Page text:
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Article
Publication date: 1 September 2000

James Guthrie and Richard Petty

This study reports the results of an empirical examination of Australian annual reporting of intellectual capital. The findings suggest that the development of a model for…

Abstract

This study reports the results of an empirical examination of Australian annual reporting of intellectual capital. The findings suggest that the development of a model for reporting intangibles is piecemeal and not widely spread. The outcomes of our exploratory investigation are threefold. First, the key components of intellectual capital are poorly understood, inadequately identified, inefficiently managed, and not reported within a consistent framework when reported at all. Second, the main areas of intellectual capital reporting focus on human resources; technology and intellectual property rights; and organisational and workplace structure. Third, even in an Australian enterprise thought of as “best practice” in this regard, a comprehensive management framework for intellectual capital is yet to be developed, especially for collecting and reporting intellectual capital formation. In conclusion, Australian companies do not compare favourably with several European firms in their ability to measure and report their intellectual capital in the annual report.

Details

Journal of Intellectual Capital, vol. 1 no. 3
Type: Research Article
ISSN: 1469-1930

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Article
Publication date: 23 January 2007

Roland Burgman and Göran Roos

This paper has two purposes: to identify and explain the major forces that are causing the increasing need for operational reporting and intellectual capital (IC) reporting

Abstract

Purpose

This paper has two purposes: to identify and explain the major forces that are causing the increasing need for operational reporting and intellectual capital (IC) reporting for European companies; and to identify the necessary and sufficient conditions for operational and intellectual capital reporting if such reporting is to be meaningful for information users.

Design/methodology/approach

The approach for this paper has been to examine relevant papers, reports, guidelines, compendiums, annual reports, opinions, submissions and legislation.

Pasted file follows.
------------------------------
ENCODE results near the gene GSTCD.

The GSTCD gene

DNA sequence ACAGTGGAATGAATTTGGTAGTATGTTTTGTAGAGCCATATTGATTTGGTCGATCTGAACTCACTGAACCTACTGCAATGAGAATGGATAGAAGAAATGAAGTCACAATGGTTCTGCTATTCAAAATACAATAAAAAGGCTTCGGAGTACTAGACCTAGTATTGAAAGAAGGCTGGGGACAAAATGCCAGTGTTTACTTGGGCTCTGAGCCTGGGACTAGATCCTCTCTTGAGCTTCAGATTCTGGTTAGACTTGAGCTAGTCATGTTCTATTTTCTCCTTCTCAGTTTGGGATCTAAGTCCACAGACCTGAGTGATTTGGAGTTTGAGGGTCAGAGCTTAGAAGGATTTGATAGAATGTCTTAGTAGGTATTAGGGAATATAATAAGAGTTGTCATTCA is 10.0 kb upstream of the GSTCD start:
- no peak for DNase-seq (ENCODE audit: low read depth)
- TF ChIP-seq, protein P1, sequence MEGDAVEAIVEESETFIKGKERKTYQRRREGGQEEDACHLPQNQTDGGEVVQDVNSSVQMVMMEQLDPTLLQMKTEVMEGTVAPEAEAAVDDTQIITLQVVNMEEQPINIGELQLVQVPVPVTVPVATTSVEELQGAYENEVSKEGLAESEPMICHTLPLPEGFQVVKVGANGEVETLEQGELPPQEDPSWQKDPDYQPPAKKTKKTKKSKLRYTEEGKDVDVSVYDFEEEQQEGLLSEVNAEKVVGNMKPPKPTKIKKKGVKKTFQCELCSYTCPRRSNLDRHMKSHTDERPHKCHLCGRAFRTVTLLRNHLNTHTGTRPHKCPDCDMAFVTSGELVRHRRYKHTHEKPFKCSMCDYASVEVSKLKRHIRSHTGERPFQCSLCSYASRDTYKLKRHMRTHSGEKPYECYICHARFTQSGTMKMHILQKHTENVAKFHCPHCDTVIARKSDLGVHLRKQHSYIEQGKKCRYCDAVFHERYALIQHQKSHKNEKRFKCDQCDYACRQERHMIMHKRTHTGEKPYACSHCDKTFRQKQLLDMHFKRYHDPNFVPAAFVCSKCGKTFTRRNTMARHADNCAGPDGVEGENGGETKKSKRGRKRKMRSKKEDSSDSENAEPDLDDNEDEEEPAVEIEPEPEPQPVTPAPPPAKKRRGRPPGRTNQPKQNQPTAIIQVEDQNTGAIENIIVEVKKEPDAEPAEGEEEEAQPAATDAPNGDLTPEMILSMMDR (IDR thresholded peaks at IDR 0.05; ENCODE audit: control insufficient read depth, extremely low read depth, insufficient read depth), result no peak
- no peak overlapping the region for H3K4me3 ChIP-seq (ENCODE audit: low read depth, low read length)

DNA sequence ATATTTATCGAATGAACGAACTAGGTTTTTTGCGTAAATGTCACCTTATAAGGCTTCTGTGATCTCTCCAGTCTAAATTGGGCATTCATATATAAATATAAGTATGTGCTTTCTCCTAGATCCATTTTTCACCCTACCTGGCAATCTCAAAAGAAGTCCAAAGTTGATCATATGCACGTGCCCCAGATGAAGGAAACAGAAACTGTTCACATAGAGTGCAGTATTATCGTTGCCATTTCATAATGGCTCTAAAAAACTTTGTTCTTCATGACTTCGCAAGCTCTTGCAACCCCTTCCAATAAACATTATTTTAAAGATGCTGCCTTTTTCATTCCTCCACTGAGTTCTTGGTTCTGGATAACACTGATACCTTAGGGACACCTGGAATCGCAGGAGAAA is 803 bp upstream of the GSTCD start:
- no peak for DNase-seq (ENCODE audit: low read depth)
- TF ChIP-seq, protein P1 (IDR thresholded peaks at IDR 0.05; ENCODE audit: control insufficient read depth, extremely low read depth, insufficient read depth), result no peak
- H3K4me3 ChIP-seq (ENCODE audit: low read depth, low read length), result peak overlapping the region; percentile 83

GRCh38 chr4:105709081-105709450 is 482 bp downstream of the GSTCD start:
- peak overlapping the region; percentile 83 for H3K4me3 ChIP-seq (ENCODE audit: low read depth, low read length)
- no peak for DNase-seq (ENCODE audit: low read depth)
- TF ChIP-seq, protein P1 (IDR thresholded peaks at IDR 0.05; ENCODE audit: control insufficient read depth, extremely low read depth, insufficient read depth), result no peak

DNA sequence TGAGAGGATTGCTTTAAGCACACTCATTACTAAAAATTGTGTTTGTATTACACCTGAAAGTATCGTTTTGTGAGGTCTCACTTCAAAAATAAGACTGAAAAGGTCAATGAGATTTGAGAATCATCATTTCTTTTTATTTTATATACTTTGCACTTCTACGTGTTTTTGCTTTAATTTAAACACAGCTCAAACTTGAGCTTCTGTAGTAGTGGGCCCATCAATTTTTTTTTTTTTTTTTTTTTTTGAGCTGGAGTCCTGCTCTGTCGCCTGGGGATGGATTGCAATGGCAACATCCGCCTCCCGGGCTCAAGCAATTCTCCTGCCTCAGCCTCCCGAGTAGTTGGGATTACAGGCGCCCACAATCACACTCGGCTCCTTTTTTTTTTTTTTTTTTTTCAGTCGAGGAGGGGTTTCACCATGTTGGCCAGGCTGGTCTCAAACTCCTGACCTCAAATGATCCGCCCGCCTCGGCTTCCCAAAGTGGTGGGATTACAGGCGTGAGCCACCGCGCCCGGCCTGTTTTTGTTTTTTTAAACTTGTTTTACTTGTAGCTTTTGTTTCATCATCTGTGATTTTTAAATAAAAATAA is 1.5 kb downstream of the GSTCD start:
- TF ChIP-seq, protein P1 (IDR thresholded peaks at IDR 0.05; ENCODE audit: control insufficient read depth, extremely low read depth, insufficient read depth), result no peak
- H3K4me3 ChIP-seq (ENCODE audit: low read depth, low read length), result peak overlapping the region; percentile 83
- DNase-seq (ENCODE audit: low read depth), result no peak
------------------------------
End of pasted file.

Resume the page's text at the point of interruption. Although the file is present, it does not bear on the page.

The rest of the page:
Findings

Eight determining forces are identified that make the basis of the case for the provision of operating and IC information: the long‐standing global dominance and growth of the US economy; the emergence of business models other than the value chain (especially the emergence of network businesses); the changing nature of stock exchanges; the influence of different investment fund types (mutual, pension and hedge funds); the roles of buy‐side and sell‐side analysts; global and European investment index development; rating agency activity; and financial reporting and corporate governance regime development.

Practical implications

The eight forces are interdependent and immutable. Comprehensive operational and IC reporting are unavoidable. Accordingly, the authors propose that the necessary and sufficient conditions for adequate enterprise information reporting are: a legal requirement for mandatory operational and IC reporting and attendant regulatory framework(s) where the legal framework is based on the concept of neglect; key operating and IC resource status and activity performance definitions and metrics that reflect the enterprise's underlying business model(s); and (3) a mapping of the capitalized operational and IC investments that are by definition normally expensed to the financial report accounts.

Originality/value

The authors believe that no one has previously formally proposed a mandatory operational and IC reporting requirement; a legal reference frame of reference based on the legal concept of neglect; standard definitions for operational and IC performance metrics; a reference framework for information quality that is, inter alia, based on the consistency, comparability and comprehensiveness of reported metrics; and the requirement to map all capitalized IC resources back to the financial reports of the company.

Details

Journal of Intellectual Capital, vol. 8 no. 1
Type: Research Article
ISSN: 1469-1930

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Article
Publication date: 7 January 2014

Tracy-Anne De Silva, Michelle Stratford and Murray Clark

The purpose of this paper is to examine intellectual capital reporting patterns of New Zealand companies over a longitudinal period, comparing knowledge intensive…

Abstract

Purpose

The purpose of this paper is to examine intellectual capital reporting patterns of New Zealand companies over a longitudinal period, comparing knowledge intensive companies with traditional product-based companies.

Design/methodology/approach

Content analysis was used to examine the intellectual capital reporting of five knowledge intensive companies and five traditional product-based companies listed on the New Zealand Stock Exchange during 2004-2010.